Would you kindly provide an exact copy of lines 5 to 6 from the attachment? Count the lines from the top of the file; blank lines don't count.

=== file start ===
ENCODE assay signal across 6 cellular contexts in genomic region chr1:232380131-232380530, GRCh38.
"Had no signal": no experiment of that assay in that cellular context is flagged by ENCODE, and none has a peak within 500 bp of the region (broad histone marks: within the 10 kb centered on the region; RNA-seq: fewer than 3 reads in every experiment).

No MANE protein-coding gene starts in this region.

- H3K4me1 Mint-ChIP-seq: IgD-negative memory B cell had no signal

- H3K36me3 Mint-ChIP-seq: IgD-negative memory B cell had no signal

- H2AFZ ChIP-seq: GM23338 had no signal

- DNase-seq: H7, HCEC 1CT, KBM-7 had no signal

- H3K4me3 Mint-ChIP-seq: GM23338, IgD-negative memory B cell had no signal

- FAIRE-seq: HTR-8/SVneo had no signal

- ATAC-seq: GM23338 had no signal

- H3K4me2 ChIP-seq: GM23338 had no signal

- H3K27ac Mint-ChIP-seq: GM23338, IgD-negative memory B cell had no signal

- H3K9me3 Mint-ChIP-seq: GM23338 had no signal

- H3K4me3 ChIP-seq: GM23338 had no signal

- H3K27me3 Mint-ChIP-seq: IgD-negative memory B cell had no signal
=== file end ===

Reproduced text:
- H3K36me3 Mint-ChIP-seq: IgD-negative memory B cell had no signal

- H2AFZ ChIP-seq: GM23338 had no signal